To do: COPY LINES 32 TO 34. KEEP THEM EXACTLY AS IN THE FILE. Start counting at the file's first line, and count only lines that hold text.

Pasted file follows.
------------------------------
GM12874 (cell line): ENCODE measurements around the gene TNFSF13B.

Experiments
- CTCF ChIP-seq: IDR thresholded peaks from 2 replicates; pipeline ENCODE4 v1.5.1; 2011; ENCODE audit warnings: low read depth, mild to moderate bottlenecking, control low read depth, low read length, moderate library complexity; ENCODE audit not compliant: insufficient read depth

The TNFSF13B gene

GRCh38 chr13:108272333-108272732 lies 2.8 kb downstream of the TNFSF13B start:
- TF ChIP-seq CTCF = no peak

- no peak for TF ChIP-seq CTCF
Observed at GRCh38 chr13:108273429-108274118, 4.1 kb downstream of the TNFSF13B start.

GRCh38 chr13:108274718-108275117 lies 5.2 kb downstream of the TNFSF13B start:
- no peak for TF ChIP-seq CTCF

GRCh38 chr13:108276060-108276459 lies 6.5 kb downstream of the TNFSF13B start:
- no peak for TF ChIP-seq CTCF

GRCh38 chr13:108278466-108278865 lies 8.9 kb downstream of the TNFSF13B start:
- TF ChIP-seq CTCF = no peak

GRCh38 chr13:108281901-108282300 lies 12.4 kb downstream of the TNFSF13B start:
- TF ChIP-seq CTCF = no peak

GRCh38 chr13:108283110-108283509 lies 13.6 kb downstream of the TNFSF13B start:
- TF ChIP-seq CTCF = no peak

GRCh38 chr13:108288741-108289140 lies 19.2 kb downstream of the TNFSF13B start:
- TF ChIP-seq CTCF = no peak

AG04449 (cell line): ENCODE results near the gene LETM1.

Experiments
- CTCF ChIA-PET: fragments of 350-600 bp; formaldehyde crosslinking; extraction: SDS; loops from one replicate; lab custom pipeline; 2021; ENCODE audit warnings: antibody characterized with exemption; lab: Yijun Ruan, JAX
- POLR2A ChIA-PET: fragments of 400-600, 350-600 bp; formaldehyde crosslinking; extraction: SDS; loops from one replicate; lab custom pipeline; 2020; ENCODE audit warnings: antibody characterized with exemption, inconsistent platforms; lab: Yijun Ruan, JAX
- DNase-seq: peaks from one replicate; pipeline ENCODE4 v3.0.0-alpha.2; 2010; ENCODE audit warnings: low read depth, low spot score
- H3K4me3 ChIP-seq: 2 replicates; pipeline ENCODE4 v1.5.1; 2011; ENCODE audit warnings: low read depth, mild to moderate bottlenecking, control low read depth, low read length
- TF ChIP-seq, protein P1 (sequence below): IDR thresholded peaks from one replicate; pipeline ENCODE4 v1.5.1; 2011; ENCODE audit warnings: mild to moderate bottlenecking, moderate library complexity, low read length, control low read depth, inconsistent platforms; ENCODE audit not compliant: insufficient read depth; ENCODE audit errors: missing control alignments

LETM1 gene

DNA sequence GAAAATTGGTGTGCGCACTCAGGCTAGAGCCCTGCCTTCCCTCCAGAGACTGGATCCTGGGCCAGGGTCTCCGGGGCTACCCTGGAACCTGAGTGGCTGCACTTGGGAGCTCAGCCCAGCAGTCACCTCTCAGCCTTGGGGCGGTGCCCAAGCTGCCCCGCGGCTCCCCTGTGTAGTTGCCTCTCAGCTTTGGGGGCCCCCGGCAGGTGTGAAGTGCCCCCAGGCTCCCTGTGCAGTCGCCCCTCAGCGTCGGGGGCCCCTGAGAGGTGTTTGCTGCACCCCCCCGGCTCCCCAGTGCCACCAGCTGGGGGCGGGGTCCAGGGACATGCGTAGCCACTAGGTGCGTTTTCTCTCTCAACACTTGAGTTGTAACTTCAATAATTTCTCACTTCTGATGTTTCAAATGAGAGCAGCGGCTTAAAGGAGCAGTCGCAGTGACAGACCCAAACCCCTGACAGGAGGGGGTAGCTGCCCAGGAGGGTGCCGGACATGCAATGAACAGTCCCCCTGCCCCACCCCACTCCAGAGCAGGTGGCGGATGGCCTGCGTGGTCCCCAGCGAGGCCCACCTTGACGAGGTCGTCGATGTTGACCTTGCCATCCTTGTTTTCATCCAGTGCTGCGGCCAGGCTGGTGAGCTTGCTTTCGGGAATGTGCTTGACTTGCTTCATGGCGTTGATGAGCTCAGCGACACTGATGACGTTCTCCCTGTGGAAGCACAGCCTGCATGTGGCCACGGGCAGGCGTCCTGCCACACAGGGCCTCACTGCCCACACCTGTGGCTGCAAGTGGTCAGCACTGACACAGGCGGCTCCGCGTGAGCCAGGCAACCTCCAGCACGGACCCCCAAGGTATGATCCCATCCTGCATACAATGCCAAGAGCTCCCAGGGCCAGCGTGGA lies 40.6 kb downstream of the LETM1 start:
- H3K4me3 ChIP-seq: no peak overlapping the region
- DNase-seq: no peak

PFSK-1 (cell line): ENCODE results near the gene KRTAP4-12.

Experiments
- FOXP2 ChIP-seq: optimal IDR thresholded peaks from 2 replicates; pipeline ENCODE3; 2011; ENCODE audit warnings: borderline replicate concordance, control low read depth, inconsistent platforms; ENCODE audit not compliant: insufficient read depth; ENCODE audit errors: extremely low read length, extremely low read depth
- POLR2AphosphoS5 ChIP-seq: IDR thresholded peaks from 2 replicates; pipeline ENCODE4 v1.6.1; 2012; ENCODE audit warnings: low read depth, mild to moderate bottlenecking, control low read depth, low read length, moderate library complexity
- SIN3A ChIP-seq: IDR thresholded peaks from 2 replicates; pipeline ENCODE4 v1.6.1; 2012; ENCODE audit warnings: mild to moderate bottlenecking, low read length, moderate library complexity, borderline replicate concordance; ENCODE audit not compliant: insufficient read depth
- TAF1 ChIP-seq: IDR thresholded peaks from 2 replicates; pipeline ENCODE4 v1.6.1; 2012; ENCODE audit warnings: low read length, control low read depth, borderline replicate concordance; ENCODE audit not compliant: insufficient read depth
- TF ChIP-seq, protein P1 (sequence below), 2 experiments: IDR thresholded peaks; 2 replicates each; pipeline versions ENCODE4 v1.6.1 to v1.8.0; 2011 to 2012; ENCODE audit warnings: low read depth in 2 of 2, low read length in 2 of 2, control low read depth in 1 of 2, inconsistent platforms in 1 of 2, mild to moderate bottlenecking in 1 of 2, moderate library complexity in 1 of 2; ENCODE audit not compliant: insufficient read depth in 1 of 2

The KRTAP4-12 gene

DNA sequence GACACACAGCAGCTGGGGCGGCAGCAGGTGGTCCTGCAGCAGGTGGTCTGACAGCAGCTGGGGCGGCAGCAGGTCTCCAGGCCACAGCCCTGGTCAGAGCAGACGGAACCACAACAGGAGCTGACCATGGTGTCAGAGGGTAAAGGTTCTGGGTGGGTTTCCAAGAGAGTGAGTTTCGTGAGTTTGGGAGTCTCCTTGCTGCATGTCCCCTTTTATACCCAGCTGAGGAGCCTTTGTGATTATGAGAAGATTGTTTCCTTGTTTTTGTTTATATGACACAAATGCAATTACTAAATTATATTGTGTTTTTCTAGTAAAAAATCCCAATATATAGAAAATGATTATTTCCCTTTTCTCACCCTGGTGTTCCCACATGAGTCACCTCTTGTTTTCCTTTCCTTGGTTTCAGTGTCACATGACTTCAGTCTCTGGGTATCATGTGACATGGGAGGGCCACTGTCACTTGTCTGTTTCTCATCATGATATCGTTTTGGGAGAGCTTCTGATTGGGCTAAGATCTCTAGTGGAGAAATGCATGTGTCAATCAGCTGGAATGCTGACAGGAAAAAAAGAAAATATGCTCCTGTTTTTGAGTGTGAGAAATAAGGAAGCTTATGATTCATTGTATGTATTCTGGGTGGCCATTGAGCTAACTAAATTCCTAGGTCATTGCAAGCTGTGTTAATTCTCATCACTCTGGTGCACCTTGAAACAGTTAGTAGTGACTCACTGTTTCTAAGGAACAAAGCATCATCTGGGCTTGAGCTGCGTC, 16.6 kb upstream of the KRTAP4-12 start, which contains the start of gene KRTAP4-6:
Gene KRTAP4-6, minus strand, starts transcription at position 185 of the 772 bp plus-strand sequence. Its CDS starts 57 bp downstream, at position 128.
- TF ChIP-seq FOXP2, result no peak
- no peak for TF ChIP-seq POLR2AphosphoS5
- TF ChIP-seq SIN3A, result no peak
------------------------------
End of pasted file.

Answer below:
PFSK-1 (cell line): ENCODE results near the gene KRTAP4-12.

Experiments
- FOXP2 ChIP-seq: optimal IDR thresholded peaks from 2 replicates; pipeline ENCODE3; 2011; ENCODE audit warnings: borderline replicate concordance, control low read depth, inconsistent platforms; ENCODE audit not compliant: insufficient read depth; ENCODE audit errors: extremely low read length, extremely low read depth